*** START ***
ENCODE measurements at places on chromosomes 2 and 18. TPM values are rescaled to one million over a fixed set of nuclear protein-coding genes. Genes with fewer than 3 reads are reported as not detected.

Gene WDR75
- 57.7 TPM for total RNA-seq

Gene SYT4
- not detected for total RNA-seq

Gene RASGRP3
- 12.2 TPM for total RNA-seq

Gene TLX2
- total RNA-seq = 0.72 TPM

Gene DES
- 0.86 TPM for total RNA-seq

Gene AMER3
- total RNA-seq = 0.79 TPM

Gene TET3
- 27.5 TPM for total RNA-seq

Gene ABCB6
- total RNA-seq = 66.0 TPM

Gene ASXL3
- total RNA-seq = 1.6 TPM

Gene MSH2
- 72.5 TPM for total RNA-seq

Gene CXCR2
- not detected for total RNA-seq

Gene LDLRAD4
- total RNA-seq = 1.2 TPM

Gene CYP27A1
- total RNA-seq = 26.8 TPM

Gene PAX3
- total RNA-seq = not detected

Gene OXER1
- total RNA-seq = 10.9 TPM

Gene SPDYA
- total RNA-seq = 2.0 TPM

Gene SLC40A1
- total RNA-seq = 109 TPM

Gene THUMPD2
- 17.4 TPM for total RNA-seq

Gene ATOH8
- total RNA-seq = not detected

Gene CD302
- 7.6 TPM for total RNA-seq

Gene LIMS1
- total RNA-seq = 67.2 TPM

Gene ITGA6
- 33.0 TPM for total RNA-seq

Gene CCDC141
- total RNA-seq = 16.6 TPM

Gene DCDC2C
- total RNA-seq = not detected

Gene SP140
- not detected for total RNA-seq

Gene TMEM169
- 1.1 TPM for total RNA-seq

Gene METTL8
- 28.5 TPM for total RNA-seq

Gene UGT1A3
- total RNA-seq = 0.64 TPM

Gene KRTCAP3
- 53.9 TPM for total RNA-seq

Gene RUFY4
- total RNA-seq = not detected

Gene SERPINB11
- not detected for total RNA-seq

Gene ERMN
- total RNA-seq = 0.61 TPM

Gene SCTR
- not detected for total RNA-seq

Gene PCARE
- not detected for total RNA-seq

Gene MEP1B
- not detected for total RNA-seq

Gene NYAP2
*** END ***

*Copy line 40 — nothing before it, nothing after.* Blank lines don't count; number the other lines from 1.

Gene CD302